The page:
1. Understand the ecosystem and level of unpredictability. What are the workings of the ecosystem and how fast does it change? What is the life expectancy of each KPI?
  2. Focused IT strategy and strategic themes. This is the most critical step and we need to quality assure the IT strategy. Do we have a focused strategy with clearly prioritized themes (maximum three themes)? If not – we need to rework the IT strategy!
  3. Guiding principles for the KPIs. Here we need to define and agree on common principles for the KPIs. For example, common vocabulary, roles and responsibilities, number of KPIs, deadlines and deliveries, tools and processes, and need for benchmarking.
  4. Building great KPIs! Build the “KPI bible” including definitions, where to get the data for reporting, its strategic significance, and who to validate the figures. No more than six KPIs are allowed. An idea is to already here breaking down each KPI to understand how each theme and KPI are achieved. If we are not achieving a KPI – what are the most likely reasons for this and where to start looking for a solution.
  5. Setting targets! We need to set target to set the ambition level of the IT organization.
  6. Communication! Set up a communication plan to define who will get which performance information when. Is performance data available for all or for a few?

In most cases, the main problem is in step 2 with a focused IT strategy. A majority of the IT strategies I have examined does not include any focused and prioritized strategic themes based on a strategic analysis – but rather the quick “vision to action” association. It is a strategy where the vision of the IT organization is described with high ambition and then a number of strategic initiatives (> 20) to fulfill the vision. The problem is that it does not say anything about the change journey, how we deliver business value, how to allocate resources and investments, and why change is needed. This “vision to action” strategy is impossible to implement and set meaningful KPIs to. What shall we measure? Should we measure the implementation of strategic initiatives? I don’t think so.

My point of view is that “performance” become a “buzzword” that many IT managers use but without the full understanding of its complexity. Therefore, KPIs and “performance” have been very misused during the last 20 years. We are happy to measure – but pay little attention to what we measure and the impact to measuring the wrong things. Image the situation if our objective is to drive to Gothenburg (from Stockholm) in the fastest time, and we measure “gas consumption per kilometer” as our key performance indicator. By optimizing the gas consumption, we will probably not end up at our target in an acceptable time. The problem is that our passengers (business) will not be happy (promised a quick ride to Gothenburg). Do you see the point?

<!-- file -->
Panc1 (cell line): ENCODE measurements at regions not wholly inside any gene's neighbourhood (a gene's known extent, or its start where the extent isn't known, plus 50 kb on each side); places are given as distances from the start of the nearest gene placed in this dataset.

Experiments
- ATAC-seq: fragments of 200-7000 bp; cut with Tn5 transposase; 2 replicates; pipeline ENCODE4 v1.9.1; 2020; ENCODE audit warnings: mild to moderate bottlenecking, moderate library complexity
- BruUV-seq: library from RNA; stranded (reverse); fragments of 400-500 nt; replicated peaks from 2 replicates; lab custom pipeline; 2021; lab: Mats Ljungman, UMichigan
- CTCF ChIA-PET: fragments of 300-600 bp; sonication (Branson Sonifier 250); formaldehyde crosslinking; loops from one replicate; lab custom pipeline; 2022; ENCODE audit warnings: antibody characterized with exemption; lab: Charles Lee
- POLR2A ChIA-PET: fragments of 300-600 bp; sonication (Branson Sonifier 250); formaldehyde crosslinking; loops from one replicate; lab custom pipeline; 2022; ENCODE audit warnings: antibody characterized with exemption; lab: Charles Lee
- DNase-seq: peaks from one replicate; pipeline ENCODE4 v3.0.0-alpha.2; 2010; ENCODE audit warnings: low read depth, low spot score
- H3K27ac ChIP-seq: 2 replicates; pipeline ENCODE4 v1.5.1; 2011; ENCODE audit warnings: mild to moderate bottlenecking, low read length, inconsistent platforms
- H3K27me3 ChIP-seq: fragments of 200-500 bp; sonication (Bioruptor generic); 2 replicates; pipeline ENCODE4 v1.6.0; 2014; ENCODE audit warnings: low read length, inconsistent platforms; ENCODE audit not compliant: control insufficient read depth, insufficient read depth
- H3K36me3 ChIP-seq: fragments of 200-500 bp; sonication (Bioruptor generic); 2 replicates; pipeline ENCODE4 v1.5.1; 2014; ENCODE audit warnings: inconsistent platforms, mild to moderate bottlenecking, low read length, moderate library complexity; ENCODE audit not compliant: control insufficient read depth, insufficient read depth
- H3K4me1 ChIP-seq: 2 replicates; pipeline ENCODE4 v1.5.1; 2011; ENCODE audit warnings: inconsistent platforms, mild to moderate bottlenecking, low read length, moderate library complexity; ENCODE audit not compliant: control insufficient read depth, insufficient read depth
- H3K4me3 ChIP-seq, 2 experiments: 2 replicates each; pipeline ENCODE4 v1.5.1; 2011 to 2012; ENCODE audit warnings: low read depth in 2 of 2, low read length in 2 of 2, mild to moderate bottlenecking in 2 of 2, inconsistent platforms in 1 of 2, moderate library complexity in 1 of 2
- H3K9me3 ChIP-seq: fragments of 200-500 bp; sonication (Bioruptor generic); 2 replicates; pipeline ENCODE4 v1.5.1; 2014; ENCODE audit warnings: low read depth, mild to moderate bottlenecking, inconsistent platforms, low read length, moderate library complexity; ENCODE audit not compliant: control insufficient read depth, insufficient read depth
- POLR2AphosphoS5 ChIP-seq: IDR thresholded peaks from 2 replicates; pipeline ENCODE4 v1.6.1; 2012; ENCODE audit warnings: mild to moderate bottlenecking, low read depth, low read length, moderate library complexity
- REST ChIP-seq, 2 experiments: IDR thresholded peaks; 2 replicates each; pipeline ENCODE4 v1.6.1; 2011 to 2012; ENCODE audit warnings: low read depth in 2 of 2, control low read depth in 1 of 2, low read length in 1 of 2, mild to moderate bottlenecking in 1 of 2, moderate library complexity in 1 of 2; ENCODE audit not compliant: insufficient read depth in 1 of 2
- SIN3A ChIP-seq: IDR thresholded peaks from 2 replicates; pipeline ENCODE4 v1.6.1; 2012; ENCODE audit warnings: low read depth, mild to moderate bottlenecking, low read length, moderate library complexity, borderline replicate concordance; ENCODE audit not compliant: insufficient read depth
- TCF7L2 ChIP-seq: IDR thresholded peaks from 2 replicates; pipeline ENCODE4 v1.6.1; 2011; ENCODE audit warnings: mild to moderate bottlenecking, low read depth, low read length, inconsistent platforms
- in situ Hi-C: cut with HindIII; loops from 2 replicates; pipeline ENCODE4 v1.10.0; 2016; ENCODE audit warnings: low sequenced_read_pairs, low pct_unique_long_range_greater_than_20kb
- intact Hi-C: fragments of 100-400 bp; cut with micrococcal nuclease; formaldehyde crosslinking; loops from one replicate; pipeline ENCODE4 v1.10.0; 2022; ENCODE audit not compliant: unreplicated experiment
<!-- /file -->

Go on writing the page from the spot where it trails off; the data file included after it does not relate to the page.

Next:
My recommendations:

  1. When embarking on a journey to implement KPIs in your organization – spend some time to understand what this means. What are the pre-requisites for great KPIs and the most common failures?
  2. Study the “Six steps to great KPIs” to understand the best way forward. Do not underestimate step 2!! Understand that it will take time to achieve great KPIs.
  3. Contact Sofigate – we are experts in the field of KPIs and Scorecards! We will help you to set up great KPIs for your unique organization!

To set up 25 KPIs to randomly monitoring the IT organization is easy (with little value) while setting up only 5 KPIs is difficult (with high value). The message from my CIO was absolutely correct but it took a couple of years to understand its implication. Moving from 25 to 5 KPIs will impact the strategic planning, the structure of the IT strategy document, governance and general leadership. To implement great KPIs is a matter of maturity in the CIO office (or IT governance) that will determine how IT contributes to business success in the digital era. To have great KPIs in no longer a “nice to have” but rather essential for the greatness of the firm. The question is – are your ready to challenge your strategic planning, IT strategy and governance to become the business superstar? It will hurt on the way – but the reward is enormous! Time to take the first step!

Hans Gillior

Sofigate: Senior Advisor